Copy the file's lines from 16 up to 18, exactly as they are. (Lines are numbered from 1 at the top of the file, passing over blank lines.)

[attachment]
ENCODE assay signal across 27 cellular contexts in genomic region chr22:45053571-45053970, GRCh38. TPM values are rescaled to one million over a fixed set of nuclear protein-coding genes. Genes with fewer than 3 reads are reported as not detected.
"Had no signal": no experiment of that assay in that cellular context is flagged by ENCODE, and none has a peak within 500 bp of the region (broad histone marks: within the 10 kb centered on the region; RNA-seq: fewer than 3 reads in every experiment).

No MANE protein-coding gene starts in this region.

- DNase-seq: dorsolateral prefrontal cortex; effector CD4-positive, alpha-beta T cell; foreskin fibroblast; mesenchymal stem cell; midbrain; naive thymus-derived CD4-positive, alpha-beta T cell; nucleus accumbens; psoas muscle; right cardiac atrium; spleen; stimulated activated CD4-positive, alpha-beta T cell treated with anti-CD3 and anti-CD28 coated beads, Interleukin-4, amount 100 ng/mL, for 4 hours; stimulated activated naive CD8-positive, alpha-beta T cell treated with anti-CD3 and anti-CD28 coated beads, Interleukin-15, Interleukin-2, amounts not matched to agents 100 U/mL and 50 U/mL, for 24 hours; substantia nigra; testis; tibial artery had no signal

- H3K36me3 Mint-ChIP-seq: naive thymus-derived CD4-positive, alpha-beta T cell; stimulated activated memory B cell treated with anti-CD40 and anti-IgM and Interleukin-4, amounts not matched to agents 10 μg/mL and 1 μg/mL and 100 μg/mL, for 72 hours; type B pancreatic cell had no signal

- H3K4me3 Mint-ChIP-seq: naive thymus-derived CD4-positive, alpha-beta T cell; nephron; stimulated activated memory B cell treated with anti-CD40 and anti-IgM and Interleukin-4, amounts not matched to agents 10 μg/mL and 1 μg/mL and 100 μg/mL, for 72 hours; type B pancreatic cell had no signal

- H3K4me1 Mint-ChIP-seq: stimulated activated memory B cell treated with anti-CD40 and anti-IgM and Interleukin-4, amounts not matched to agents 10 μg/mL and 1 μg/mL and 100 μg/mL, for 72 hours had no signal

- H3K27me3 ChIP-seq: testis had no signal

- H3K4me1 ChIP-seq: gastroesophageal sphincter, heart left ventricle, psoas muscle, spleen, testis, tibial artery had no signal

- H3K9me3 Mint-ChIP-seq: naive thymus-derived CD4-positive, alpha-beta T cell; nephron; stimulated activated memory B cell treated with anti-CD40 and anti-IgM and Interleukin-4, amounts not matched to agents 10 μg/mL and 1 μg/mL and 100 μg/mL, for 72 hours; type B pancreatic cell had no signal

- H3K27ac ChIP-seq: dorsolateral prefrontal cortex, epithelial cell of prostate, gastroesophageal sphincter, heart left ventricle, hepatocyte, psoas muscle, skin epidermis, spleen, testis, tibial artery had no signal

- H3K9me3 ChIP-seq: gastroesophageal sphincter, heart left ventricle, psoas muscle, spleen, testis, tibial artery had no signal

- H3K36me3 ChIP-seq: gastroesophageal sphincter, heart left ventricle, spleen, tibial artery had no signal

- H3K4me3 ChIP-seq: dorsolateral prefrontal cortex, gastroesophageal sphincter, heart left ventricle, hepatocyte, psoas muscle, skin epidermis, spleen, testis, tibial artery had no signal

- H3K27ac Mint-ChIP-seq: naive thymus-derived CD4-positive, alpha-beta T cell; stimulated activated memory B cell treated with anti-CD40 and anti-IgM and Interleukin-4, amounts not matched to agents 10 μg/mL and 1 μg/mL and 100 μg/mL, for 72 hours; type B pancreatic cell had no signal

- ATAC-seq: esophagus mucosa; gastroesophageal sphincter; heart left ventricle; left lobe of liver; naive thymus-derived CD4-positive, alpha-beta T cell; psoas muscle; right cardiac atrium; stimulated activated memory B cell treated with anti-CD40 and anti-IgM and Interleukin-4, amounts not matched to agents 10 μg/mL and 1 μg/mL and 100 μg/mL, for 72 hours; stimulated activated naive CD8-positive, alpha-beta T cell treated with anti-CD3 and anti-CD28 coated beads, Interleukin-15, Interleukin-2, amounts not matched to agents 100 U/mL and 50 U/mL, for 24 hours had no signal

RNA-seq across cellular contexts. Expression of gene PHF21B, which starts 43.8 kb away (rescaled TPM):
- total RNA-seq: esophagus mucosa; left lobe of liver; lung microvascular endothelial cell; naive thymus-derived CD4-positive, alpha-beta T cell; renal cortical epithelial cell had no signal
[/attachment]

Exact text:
- ATAC-seq: esophagus mucosa; gastroesophageal sphincter; heart left ventricle; left lobe of liver; naive thymus-derived CD4-positive, alpha-beta T cell; psoas muscle; right cardiac atrium; stimulated activated memory B cell treated with anti-CD40 and anti-IgM and Interleukin-4, amounts not matched to agents 10 μg/mL and 1 μg/mL and 100 μg/mL, for 72 hours; stimulated activated naive CD8-positive, alpha-beta T cell treated with anti-CD3 and anti-CD28 coated beads, Interleukin-15, Interleukin-2, amounts not matched to agents 100 U/mL and 50 U/mL, for 24 hours had no signal

RNA-seq across cellular contexts. Expression of gene PHF21B, which starts 43.8 kb away (rescaled TPM):
- total RNA-seq: esophagus mucosa; left lobe of liver; lung microvascular endothelial cell; naive thymus-derived CD4-positive, alpha-beta T cell; renal cortical epithelial cell had no signal